By 1993 I was so desperate I contacted my dad and he said to come live with him. My mother had gone off to live with another man, and one after that, and had five more children. I took my three sons and returned to Mexico. Dad asked for my forgiveness. I agreed and began a new life. I became a businesswoman and sold American clothes on streets and in stores. Fifteen times a year I’d return to the United States to buy clothes to take back to Mexico and sell.

A couple of years later my dad died. I don’t have any hate, rancor, or bitterness. He left me in control of his property to share with our family. But he had many debts I worked hard to pay and gave his property to his brothers. I could afford it. In addition to selling clothes I owned a restaurant and invested in a furniture factory. Every week I made several thousand dollars. But Mexico was changing in the mid-nineties as narcotics trafficking and other crimes increased. I drove a big truck like those UPS has and called it my mobile boutique. Criminals robbed me many times. In 1997 three men also assaulted me and I got pregnant. I explained the situation to my three boys, who were between nine and fifteen, and they supported the very difficult decision I made. I wanted the child. She was born in San Jose, California, and unlike my sons this child was mine alone, a gift. It was as if I was born again.

We returned to Mexico but I couldn’t bring any clothes or other things to sell. The peso was weaker and the cost of American products kept going up. I needed money, so that December twenty-second I went to Guadalajara to buy clothes. I took my daughter, who was only six-months old. And we were kidnapped. I can’t give you all the details now, though. I’m saving a lot for the book I’ve been writing. The men threw us in the trunk of a waiting car and drove us somewhere outside the city. When they pulled us out, they began hitting me and I don’t remember anything until waking up on the floor of an old house. They had several hidden huts and every day made me sit on men’s laps so they could fondle me. They did the same to other women and young girls and even killed some who wouldn’t submit. I had to let them sell my body. I’d felt pure, but now I was a slave and a prostitute. These brutal men also smuggled drugs and weapons and even harvested organs.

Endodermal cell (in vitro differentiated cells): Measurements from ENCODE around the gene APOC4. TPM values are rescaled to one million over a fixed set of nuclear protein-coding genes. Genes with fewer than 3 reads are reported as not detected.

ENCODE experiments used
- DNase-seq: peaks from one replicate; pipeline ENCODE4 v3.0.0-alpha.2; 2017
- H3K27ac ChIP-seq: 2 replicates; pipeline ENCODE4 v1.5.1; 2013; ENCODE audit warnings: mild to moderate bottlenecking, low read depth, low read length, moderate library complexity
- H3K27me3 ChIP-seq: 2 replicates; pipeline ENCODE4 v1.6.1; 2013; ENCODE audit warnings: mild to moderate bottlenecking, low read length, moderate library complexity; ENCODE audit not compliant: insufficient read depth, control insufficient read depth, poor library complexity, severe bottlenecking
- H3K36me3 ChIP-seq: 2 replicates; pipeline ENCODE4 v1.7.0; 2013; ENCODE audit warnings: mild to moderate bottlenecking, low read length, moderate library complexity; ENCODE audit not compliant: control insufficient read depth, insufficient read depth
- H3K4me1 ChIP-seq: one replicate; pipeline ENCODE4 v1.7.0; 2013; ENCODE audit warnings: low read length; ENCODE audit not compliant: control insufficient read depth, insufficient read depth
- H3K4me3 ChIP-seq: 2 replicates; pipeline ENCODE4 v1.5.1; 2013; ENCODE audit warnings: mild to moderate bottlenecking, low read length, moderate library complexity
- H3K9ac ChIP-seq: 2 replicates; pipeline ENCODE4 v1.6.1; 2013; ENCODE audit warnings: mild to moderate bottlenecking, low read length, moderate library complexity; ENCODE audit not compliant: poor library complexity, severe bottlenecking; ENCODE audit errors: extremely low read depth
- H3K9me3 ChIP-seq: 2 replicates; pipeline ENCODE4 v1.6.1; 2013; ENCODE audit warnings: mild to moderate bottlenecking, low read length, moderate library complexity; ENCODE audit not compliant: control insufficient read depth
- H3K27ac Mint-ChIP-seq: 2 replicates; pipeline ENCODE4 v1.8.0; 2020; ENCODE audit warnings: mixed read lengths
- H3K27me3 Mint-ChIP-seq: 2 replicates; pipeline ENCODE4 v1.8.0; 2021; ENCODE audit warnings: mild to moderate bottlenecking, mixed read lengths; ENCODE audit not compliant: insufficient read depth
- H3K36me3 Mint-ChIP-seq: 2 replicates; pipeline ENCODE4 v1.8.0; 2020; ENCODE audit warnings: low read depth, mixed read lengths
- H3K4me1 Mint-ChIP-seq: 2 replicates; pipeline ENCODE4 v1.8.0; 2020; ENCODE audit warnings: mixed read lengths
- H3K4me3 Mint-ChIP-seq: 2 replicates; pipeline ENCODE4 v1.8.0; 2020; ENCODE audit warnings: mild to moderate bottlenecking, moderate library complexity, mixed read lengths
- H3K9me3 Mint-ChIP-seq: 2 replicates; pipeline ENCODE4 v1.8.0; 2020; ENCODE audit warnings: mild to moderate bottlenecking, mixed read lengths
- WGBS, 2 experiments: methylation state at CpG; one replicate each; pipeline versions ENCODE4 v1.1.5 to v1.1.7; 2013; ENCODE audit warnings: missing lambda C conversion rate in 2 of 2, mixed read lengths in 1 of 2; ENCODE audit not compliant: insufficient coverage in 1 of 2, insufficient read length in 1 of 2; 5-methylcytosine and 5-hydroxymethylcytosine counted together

I was terrified they’d kill my daughter and me. I knew they would. I decided to escape. They caught us and beat and raped me and sent me back to work while I was still healing. When I got a little better, we tried to escape again but they captured us, and this time the beatings were even worse. Still, I waited for another chance to get away. I felt it was either escape or suffer until they decided to kill us. I’d been there three months when I tried again. I didn’t have sandals so I wrapped my feet in cardboard, twigs, and leaves, and ran as far as I could, carrying my baby, then nine-months old, and when I couldn’t run I walked harder, longer, faster than I ever had, knowing what they’d do if they caught us, pushing myself, so exhausted and hungry I couldn’t continue but forced myself. I had to get to the nearest town. I thought I saw a house. There it was. Then there was another house and another. We’d made it.

A lot’s happened since then. The suffering endured but I began to talk to people about my experiences and established the Human Trafficking Survivors Foundation. We’re based in Southern California. I travel to give speeches and attend conferences, trying to help women continue to recover. I want all women and children to avoid enslavement and live free and happy lives.

Human Trafficking Survivors Foundation founded by Virginia Isaias

“In Other Hands: Revised Edition” by George Thomas Clark

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This entry was posted in Drugs, Human Trafficking, Mexico, Prostitution, Sex.